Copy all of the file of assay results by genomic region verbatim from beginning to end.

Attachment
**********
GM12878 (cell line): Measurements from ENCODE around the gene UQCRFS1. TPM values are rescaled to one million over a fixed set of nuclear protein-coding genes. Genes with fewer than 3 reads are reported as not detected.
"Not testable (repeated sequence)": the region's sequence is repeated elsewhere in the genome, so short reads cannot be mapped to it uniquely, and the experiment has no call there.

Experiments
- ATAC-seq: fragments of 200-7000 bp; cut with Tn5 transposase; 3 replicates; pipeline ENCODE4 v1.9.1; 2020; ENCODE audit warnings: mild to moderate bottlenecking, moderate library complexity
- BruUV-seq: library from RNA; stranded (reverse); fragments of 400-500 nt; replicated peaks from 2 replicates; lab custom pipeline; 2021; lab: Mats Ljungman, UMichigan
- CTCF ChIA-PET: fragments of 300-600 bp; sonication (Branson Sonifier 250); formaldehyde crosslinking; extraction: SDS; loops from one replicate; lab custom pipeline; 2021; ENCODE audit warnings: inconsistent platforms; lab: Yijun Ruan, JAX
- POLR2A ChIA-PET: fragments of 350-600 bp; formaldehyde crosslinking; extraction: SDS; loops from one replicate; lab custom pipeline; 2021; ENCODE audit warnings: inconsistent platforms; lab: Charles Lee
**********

GM12878 (cell line): Measurements from ENCODE around the gene UQCRFS1. TPM values are rescaled to one million over a fixed set of nuclear protein-coding genes. Genes with fewer than 3 reads are reported as not detected.
"Not testable (repeated sequence)": the region's sequence is repeated elsewhere in the genome, so short reads cannot be mapped to it uniquely, and the experiment has no call there.

Experiments
- ATAC-seq: fragments of 200-7000 bp; cut with Tn5 transposase; 3 replicates; pipeline ENCODE4 v1.9.1; 2020; ENCODE audit warnings: mild to moderate bottlenecking, moderate library complexity
- BruUV-seq: library from RNA; stranded (reverse); fragments of 400-500 nt; replicated peaks from 2 replicates; lab custom pipeline; 2021; lab: Mats Ljungman, UMichigan
- CTCF ChIA-PET: fragments of 300-600 bp; sonication (Branson Sonifier 250); formaldehyde crosslinking; extraction: SDS; loops from one replicate; lab custom pipeline; 2021; ENCODE audit warnings: inconsistent platforms; lab: Yijun Ruan, JAX
- POLR2A ChIA-PET: fragments of 350-600 bp; formaldehyde crosslinking; extraction: SDS; loops from one replicate; lab custom pipeline; 2021; ENCODE audit warnings: inconsistent platforms; lab: Charles Lee